Casual Bokeh Comparisons

Discussion in 'Canon FD' started by frederick_muller, Sep 29, 2007.

  1. I thought I would see what kind of results might be had from the Canon FD 85mm f1.2L, compared to the 85mm f.14 Nikkor AIS and a couple of other lenses. Nothing scientific, just a bit of a magical mystery tour ...
  2. Portrait of a Woman, by Francesco Laurana, V&A. London, April 2007. Canon F-1N and 85mm f1.2 L on Superia 400. Ippolita Maria Sforza, Queen of Naples. 3 busts - Frick Collection, NY; Nat Gallery, Washington DC, a third in Berlin, destroyed in 1945.
  3. Here's the same subject, shot with the 85mm f1.4 AIS Nikkor ...
  4. awahlster

    awahlster Moderator

    Do you remember at what aperture these were shot at?
  5. Hi Mark. The Nikkors were wide open at f1.4. The Canon 85mm f1.2 L shots were stopped down to f1.4.
  6. Monument to Ernst, Duke of Saxony, Magdeburg Cathedral, V&A. London, May 2007. Canon F-1N and FD 85mm f1.2 L at f1.4 on Superia 400.
  7. Another of the bust by Laurana ...
  8. Twinning ....
  9. Detail of Altarpiece by Hans Brugemann, Schleswig Cathedral. V&A, London, April 2007. Nikon F2 and 85mm f1.4 Nikkor AIS on Superia 400.
  10. Without having highlights in the background there are not many differences in the bokeh that I can see here. In the V&S photos, more deatails in the background can be seen with the Nikkor. The bokeh is more muted with the Canon. Maybe there is a difference in light transmission between these two lenses or a difference in true exposure times.
  11. Raid, I agree. I find the two lenses both provide pleasing bokeh. The Canon seems sharper to me, however.
  12. Here's one shot with a Tessar design ...
  13. There was a post awhile back about Canon lens having a special softer look. I guess it's the contrast on lenses from other camera makers.

    I like the look of the Canon fd lens. The Nikon lens has more contrast. Canon fd just looks better.

    Nice job Federick.

  14. Madona, by Michelangelo, V&A. London, April 2007. Canon F-1N and 85mm f1.2 L on Superia 400. Original in the church of Notre Dame in Bruges, Belgium. This is not a bokeh shot, but it is one of the reasons I love the Canon 85mm f1.2 L on an F-1.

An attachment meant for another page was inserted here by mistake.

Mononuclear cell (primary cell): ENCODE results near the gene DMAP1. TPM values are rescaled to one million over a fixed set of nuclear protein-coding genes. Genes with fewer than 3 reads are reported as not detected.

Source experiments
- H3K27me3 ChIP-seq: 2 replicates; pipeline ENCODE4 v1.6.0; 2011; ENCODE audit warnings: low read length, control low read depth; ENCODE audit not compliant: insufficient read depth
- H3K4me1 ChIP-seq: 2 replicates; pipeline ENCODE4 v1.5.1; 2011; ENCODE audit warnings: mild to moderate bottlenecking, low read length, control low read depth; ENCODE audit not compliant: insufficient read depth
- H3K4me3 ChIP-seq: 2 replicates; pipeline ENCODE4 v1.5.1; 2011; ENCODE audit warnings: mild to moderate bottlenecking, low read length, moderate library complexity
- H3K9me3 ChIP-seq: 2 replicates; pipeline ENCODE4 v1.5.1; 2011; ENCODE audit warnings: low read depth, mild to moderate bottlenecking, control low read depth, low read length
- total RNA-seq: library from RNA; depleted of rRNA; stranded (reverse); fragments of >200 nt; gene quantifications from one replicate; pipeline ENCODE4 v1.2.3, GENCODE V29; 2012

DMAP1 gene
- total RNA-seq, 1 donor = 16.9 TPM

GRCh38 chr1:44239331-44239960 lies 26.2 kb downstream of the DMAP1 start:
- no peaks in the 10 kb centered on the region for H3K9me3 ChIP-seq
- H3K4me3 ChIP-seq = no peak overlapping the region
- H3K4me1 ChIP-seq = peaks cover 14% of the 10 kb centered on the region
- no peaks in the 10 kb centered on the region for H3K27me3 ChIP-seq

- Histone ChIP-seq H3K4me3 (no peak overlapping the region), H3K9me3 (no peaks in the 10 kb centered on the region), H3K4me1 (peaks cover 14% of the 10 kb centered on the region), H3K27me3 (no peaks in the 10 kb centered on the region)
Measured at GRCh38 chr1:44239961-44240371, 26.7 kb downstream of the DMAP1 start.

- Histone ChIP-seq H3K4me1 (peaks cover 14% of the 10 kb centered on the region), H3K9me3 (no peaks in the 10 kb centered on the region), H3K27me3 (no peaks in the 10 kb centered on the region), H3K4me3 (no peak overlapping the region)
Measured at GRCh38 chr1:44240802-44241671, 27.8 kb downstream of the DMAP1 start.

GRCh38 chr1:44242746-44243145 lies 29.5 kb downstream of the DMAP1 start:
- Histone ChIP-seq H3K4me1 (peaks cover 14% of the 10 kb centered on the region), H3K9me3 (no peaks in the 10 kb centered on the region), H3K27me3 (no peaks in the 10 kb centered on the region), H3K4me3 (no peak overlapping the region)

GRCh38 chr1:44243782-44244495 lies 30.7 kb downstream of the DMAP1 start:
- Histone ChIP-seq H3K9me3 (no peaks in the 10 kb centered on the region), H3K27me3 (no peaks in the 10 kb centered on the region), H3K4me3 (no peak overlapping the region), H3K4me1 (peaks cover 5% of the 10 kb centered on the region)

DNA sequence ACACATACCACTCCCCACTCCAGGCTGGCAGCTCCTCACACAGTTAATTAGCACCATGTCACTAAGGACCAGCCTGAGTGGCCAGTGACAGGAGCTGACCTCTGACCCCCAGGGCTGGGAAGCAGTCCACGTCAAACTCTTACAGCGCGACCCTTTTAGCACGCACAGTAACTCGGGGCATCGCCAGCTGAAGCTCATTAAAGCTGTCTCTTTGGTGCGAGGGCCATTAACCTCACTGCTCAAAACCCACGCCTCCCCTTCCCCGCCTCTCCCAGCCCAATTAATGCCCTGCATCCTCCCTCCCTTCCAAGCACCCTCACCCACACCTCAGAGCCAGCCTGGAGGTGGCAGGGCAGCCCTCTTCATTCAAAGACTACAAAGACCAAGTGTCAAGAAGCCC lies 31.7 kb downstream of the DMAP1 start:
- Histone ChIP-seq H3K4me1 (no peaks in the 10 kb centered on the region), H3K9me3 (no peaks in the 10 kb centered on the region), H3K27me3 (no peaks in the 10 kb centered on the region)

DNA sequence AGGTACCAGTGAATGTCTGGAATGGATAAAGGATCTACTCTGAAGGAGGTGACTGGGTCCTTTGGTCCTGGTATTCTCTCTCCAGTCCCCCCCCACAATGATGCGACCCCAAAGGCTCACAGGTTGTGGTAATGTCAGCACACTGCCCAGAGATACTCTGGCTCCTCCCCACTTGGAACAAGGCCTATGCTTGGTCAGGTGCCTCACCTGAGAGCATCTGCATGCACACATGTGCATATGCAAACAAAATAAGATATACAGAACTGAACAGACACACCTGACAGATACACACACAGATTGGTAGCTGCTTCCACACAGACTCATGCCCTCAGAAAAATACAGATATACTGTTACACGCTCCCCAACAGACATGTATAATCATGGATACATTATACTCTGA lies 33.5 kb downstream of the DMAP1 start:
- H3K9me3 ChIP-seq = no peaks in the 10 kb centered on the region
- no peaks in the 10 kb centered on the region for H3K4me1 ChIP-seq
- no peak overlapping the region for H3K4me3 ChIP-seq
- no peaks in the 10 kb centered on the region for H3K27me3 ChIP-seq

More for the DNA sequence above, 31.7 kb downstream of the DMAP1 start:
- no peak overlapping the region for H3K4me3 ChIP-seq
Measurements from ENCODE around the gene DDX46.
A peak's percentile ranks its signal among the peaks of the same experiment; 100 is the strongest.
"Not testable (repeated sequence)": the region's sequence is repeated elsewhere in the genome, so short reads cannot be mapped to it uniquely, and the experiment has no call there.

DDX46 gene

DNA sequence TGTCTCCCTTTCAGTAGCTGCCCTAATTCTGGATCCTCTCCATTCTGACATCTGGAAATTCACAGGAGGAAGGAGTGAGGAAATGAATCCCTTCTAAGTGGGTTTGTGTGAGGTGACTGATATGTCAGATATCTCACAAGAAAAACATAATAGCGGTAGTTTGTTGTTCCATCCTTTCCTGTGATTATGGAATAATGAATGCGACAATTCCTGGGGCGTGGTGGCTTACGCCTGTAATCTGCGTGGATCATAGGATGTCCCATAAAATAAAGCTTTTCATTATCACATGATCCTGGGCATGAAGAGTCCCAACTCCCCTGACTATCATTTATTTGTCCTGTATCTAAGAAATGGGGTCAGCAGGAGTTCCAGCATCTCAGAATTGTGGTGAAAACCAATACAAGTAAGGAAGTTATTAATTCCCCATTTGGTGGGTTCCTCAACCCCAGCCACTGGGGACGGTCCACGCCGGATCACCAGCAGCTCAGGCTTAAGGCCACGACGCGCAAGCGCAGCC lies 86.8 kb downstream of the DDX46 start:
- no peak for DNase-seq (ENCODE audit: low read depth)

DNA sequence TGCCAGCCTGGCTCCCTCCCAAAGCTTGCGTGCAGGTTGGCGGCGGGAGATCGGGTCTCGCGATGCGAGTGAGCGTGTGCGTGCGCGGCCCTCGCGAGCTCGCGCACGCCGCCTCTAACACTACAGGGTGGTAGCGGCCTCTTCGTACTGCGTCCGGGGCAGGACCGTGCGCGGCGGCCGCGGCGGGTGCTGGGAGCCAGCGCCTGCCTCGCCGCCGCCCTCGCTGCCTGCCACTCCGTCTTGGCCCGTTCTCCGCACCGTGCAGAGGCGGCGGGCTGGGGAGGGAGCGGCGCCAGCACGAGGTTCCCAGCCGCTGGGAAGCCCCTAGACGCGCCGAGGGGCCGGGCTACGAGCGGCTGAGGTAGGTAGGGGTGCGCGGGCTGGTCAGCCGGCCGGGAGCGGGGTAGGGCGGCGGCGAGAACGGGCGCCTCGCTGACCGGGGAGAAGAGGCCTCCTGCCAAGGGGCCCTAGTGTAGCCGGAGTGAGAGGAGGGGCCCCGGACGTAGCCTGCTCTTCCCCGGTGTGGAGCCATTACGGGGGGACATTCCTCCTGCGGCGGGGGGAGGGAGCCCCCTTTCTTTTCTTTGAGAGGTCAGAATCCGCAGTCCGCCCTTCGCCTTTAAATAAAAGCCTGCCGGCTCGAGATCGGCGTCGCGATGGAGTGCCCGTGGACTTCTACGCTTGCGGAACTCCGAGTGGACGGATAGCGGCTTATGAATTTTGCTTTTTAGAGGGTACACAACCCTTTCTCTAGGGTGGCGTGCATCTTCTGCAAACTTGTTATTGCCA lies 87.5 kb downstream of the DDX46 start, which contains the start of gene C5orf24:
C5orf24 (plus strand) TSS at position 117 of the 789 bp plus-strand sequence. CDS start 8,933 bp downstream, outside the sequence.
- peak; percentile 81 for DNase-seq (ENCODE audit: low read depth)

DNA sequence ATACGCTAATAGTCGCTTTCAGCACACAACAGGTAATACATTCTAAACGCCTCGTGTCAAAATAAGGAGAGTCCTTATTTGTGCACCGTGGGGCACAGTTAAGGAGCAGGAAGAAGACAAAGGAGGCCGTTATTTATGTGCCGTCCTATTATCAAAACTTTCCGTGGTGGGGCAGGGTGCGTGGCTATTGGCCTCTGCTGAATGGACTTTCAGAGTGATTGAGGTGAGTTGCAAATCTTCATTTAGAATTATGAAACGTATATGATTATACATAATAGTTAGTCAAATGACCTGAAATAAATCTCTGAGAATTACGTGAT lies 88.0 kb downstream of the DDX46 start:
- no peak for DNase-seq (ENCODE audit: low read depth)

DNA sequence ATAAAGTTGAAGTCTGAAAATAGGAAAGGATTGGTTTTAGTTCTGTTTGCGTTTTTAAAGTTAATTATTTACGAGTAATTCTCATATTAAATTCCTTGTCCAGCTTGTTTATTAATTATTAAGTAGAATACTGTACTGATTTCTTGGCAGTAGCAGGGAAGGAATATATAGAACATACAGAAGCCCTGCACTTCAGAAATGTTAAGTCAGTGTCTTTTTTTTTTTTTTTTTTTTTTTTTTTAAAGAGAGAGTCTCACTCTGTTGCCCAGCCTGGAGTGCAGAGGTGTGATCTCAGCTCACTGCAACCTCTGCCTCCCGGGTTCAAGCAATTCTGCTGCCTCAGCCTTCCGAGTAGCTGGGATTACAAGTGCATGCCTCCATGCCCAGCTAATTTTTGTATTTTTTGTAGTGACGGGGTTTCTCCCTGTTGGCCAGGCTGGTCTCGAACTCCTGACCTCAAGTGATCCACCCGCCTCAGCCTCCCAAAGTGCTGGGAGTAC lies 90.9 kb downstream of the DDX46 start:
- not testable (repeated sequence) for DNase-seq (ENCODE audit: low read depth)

15. Thanks Rick. Differences are subtle, but noticable. Here is a shot from another old Canon lens, not particularly known for its sharpness, but I like its up-close properties and out-of-focus rendition.
  16. Its kind of hard to tell. Nice shots, intersting subjects (colour me jelous - wish I was taking those!), but in the pictures with colour removed the background looks like typical underexposed 400 speed consumer C41 film. Judging from your skill as a photographer, I doubt that is the case - I am assuming that these are some kind of scanning artifacts or noise that are just that much more apparent in the colourless versions, and they make the bokeh really hard to judge. And that`s aside from the fact that "bokeh" is one of the most subjective things people tend to discuss in the context of photography.:)
    The only thing I can conclude based on this thread is that you are a lucky man who gets to spend time in beautiful and intersting places with some very enviable glass hanging from your cameras!
  17. Frederick,
    This thread made me take out my Canon 85mm/1.2L today. I don't have any other comparable lens except maybe the Zeiss 85mm/1.4 for the Rolleiflex, but it has a broken and unrepairable aperture mechanism and is set at 1.4 for all times. Instead, I shot also with a Canon 50mm/1.2l and a Canon 50mm/3.5 macro.
  18. awahlster

    awahlster Moderator

    Canon is said to have worked VERY hard to get the range of FD lenses to have very similar contrast. Which in my experience while there is some very slight variations in my lens collection from 17mm to 500mm I think they came very close to having a true system wide contrast level. Which for a Pro (not that I'm one) is an advantage.

    For instance if you were shooting for a magazine layout and having to switch between 3-4 different focal lengths if each had a different contrast level getting all the shots to appear as one homogeneous presentation would add to the work.

    For the advanced amateur not having to keep track of how a lens will look compared to another makes things a little simpler.
  19. Raid, the Canon 50mm f3.5 Breech-Lock Macro was for years my normal lens on the old F-1. Back in 1975 Modern Photography lens tested every piece of glass on the market and the Macro came up the sharpest right across the board. If one can live with f3.5, it's still an awesomely sharp lens. The Canon 85mm f1.2 L blows me away with its sharpness. I've seen some of your beach-scapes made with the Canon 85 ... they are very nice, and influenced me to go out and buy one. Prior to that, I had made heavy use of the older Canon 85mm f1.8 Breech Lock.
  20. Raid, it would be interesting to try out the 85mm f1.4 Zeiss ZF lens. I am wondering if that is closer to the Canon in performance. To my mind, the Canon 85mm f1.2 beats the Nikkor AIS on sharpness.
  21. Frederick,

    Having the same contrast level also excludes having a different contrast from different FD lenses. I guess, it depends what you are after. I have the Canon 100mm/4 macro since many years and I have just recently added the 50mm macro at a ridiculously low cost from KEH. The lens looks like new, and it was sold as UGLY.

    I only have the old Zeiss PLanar 85mm/1.4.Is this the one you refer to?


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